Road crews performing court-ordered community service won't don black-and-white-striped jail garb to pick up trash along Beaufort County roads anytime soon.
For one thing, it's just too hot, the county's jailer says.
Detention Center director Philip Foot decided to adopt the uniforms after responsibility for supervising the community service crews was shifted to him from the Public Works Department by a March 14 vote of the County Council. But the old-fashioned striped uniforms, as with other county jail-issued jumpsuits, are long-sleeved and made of heavy material.
"As summer began, I started to get worried about the heat and the workers having to wear the uniforms over their clothes," he said. "I was worried about their health -- about heat stroke or heat exhaustion."In fact, Foot said he's not sure he'll make the change at all to the striped jumpsuits, because he prefers participants to be consistently clothed throughout the year.
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Foot said he ordered about 10 sample uniforms. He could not remember exactly how much he paid for them, but estimated they were $10 to $12 each.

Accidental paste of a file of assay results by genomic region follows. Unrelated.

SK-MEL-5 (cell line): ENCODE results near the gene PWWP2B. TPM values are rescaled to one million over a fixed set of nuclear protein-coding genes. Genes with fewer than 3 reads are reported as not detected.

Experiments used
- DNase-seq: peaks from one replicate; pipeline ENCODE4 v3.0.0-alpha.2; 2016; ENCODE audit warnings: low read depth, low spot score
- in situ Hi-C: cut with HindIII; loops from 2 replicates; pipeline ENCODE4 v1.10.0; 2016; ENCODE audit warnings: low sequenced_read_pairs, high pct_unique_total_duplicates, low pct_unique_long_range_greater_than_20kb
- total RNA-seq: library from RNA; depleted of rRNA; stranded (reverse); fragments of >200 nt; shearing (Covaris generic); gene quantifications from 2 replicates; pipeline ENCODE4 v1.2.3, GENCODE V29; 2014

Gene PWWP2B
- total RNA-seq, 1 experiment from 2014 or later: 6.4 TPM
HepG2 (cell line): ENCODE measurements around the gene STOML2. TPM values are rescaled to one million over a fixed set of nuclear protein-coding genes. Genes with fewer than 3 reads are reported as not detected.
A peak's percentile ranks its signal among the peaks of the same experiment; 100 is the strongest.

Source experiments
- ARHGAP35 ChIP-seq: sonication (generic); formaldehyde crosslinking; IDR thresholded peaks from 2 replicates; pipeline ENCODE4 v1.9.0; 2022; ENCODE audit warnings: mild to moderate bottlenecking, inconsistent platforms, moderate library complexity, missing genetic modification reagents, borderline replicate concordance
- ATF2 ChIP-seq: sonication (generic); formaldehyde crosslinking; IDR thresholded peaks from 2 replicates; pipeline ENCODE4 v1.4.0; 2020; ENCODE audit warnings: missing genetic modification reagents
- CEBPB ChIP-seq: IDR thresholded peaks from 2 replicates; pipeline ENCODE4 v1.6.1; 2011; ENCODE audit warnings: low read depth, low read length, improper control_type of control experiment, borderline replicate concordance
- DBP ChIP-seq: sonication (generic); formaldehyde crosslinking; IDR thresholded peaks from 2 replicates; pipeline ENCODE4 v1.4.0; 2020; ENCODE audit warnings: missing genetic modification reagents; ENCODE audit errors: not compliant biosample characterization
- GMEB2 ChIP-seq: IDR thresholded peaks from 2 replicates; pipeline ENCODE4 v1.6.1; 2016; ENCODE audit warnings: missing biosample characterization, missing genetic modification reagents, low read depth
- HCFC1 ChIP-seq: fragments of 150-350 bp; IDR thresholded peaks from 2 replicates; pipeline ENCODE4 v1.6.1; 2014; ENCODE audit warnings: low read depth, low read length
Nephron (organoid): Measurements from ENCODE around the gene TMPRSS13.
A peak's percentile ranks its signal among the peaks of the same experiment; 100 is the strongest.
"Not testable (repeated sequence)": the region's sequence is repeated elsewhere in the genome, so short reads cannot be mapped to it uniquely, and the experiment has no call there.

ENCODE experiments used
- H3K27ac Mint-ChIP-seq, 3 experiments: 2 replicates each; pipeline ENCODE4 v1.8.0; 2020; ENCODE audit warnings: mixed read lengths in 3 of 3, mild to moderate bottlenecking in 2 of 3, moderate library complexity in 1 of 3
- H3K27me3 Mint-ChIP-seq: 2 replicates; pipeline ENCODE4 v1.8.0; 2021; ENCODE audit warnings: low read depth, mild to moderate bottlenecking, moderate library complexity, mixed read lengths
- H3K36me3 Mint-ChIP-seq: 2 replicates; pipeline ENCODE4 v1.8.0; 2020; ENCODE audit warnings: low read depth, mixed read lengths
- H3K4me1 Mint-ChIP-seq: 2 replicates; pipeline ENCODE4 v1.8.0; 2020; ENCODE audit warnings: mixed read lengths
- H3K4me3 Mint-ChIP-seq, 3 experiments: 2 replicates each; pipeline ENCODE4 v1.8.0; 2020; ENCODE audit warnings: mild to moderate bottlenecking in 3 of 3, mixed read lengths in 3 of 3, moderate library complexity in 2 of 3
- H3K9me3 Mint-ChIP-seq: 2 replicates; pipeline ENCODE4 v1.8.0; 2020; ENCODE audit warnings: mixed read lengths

For about 15 years, some nonviolent offenders have been ordered by the courts to pick up trash along roads. The crews usually include those serving short sentences or weekends in jail for offenses such as driving under the influence.
During the past few months, the program has had about five participants.
The crews are stationed along highways and state roads throughout the county, sometimes -- but not always -- on major thoroughfares, where many passing motorists are likely to see them.
Trash crews will continue to wear orange vests over their street clothes, while a detention-center van and staff member sit nearby, Foot said.
"I think people know who they are and they're not being confused with other volunteer groups," he said. "We're getting the trash picked up and keeping the county clean, so that's what's important. Hopefully, they'll get the idea that whatever they've done is not worth the trouble."
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